As the spotlight on National Suicide Prevention Awareness Month dims, I wrestle with one question: Where is the support for those who live?
The CDC (Centers for Disease Control and Prevention) reports that for every person who dies by suicide, 287 on average think about suicide but do not die. Where are the voices of those 287? Where are the safe havens and help for survivors?
Most recognize a pink awareness ribbon as support for breast cancer survivors, victims, and research. Likewise, a yellow awareness ribbon symbolizes support for the armed services, specifically POWs and those MIA. There is a conversation about the healing and recovery process for the individuals these awareness ribbons represent. These conversations occur over dinner, in supermarket aisles, as people linger in parking lots, on social media, around the water cooler, and in numerous other places.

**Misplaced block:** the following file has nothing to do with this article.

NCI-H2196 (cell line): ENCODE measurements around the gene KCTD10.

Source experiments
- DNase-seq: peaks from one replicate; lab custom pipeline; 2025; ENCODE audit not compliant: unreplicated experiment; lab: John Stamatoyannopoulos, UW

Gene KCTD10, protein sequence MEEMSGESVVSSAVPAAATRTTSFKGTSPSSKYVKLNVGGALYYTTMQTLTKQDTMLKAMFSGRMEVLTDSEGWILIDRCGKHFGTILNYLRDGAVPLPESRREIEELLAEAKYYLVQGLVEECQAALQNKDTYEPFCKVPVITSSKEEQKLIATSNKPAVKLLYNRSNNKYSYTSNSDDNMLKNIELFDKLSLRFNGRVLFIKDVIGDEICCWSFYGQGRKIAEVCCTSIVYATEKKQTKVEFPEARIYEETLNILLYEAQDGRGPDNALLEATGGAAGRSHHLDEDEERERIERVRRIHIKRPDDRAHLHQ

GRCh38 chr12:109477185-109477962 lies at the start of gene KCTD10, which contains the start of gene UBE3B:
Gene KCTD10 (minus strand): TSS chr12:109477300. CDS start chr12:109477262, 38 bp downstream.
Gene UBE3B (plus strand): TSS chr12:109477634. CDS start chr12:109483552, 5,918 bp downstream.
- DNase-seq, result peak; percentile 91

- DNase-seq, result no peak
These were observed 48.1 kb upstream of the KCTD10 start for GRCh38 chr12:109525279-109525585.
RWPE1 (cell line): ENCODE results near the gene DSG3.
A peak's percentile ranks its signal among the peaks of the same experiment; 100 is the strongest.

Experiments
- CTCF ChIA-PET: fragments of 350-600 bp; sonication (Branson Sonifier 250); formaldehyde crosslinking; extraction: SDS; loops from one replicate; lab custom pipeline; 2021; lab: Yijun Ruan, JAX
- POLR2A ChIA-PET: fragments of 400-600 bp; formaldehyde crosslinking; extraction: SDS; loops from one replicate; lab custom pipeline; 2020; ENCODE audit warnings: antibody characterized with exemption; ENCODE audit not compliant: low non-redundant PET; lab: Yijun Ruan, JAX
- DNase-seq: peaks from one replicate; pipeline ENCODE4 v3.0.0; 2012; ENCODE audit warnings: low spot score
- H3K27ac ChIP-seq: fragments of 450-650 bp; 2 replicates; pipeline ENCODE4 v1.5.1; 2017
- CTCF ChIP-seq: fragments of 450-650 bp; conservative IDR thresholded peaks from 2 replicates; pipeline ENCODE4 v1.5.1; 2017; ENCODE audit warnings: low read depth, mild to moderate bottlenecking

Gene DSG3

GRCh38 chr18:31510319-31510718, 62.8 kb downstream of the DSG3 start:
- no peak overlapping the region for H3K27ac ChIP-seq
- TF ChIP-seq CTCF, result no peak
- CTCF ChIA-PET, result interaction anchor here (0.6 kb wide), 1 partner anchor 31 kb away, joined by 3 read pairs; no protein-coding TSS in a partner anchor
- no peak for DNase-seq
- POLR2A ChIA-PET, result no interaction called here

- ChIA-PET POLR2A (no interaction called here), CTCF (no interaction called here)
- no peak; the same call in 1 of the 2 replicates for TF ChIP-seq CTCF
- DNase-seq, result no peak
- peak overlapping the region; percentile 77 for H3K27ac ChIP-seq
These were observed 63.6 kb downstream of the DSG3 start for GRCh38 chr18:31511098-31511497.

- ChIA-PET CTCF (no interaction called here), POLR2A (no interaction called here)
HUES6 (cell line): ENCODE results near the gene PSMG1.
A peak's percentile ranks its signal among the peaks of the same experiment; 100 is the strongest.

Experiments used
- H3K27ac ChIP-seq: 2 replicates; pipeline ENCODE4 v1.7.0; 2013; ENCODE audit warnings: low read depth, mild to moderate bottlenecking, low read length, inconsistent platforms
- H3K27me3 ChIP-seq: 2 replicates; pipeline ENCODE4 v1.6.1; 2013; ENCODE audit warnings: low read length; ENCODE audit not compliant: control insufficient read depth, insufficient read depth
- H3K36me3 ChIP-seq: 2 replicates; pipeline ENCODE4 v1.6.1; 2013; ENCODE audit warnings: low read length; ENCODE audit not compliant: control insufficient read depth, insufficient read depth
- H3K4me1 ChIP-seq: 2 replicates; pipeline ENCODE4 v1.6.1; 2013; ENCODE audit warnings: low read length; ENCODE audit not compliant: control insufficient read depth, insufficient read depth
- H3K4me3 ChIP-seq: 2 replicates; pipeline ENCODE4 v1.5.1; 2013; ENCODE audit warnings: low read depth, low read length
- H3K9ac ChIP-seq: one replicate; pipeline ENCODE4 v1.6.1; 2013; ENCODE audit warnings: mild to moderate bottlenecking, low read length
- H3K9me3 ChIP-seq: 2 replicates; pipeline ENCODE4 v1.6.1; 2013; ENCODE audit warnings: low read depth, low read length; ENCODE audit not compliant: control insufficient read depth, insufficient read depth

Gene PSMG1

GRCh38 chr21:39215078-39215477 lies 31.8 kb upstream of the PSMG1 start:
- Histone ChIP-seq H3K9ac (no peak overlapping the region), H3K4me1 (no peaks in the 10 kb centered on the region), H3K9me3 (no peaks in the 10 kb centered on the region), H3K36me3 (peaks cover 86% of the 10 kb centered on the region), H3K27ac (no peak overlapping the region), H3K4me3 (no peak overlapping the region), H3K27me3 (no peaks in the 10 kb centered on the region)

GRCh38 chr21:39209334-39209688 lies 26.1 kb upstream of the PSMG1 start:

When we learn our co-worker received a breast cancer diagnosis, we immediately envision what that means. Physical changes. Emotional toll. Financial burden. We see our co-worker’s pain, as much as we can from an outsider’s perspective, and have an idea of how to respond. Because there is an enormous amount of conversation on breast cancer,